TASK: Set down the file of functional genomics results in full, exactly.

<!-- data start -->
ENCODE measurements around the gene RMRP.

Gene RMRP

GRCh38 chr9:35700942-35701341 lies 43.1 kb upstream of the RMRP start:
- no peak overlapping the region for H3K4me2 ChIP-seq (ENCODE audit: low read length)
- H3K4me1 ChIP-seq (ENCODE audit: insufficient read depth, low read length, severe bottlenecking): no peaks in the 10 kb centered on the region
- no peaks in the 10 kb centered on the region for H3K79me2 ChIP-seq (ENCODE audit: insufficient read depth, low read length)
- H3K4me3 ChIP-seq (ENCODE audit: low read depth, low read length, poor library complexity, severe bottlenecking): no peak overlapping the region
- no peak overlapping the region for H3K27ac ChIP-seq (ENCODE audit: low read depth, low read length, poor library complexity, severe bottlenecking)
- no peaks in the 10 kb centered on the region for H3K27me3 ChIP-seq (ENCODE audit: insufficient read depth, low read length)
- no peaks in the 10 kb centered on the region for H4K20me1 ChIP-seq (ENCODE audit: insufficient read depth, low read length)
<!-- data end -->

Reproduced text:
ENCODE measurements around the gene RMRP.

Gene RMRP

GRCh38 chr9:35700942-35701341 lies 43.1 kb upstream of the RMRP start:
- no peak overlapping the region for H3K4me2 ChIP-seq (ENCODE audit: low read length)
- H3K4me1 ChIP-seq (ENCODE audit: insufficient read depth, low read length, severe bottlenecking): no peaks in the 10 kb centered on the region
- no peaks in the 10 kb centered on the region for H3K79me2 ChIP-seq (ENCODE audit: insufficient read depth, low read length)
- H3K4me3 ChIP-seq (ENCODE audit: low read depth, low read length, poor library complexity, severe bottlenecking): no peak overlapping the region
- no peak overlapping the region for H3K27ac ChIP-seq (ENCODE audit: low read depth, low read length, poor library complexity, severe bottlenecking)
- no peaks in the 10 kb centered on the region for H3K27me3 ChIP-seq (ENCODE audit: insufficient read depth, low read length)
- no peaks in the 10 kb centered on the region for H4K20me1 ChIP-seq (ENCODE audit: insufficient read depth, low read length)